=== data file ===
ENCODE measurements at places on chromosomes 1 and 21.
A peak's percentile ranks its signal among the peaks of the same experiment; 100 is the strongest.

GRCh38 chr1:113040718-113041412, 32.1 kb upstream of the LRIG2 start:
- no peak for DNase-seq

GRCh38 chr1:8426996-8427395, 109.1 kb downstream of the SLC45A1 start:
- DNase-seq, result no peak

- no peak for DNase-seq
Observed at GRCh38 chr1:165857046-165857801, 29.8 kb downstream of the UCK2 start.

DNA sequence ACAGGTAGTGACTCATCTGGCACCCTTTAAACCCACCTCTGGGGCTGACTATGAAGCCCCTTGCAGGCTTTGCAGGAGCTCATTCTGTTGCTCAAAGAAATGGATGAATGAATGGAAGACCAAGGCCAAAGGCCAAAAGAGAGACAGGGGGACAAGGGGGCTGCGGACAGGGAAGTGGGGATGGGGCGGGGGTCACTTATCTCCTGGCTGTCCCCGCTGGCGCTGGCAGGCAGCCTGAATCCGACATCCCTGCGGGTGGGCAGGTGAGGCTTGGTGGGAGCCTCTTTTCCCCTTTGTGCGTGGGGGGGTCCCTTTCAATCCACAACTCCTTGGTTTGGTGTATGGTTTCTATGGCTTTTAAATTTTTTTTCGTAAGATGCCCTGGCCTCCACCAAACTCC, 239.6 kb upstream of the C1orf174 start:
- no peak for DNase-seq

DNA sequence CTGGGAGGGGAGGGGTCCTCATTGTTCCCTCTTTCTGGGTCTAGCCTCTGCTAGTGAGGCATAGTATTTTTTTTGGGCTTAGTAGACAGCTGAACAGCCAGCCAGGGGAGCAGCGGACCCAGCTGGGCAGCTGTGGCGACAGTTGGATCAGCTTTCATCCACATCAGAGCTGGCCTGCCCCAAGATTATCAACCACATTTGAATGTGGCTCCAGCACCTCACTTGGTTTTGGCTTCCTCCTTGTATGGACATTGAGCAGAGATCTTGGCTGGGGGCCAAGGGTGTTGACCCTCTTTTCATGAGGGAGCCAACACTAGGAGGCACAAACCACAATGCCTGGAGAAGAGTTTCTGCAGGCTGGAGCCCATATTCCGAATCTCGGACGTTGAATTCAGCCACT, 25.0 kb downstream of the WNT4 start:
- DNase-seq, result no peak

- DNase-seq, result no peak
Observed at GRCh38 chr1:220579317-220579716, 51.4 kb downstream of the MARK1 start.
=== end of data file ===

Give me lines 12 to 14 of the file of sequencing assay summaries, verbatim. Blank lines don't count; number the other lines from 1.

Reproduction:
- DNase-seq, result no peak

- DNase-seq, result no peak
Observed at GRCh38 chr1:220579317-220579716, 51.4 kb downstream of the MARK1 start.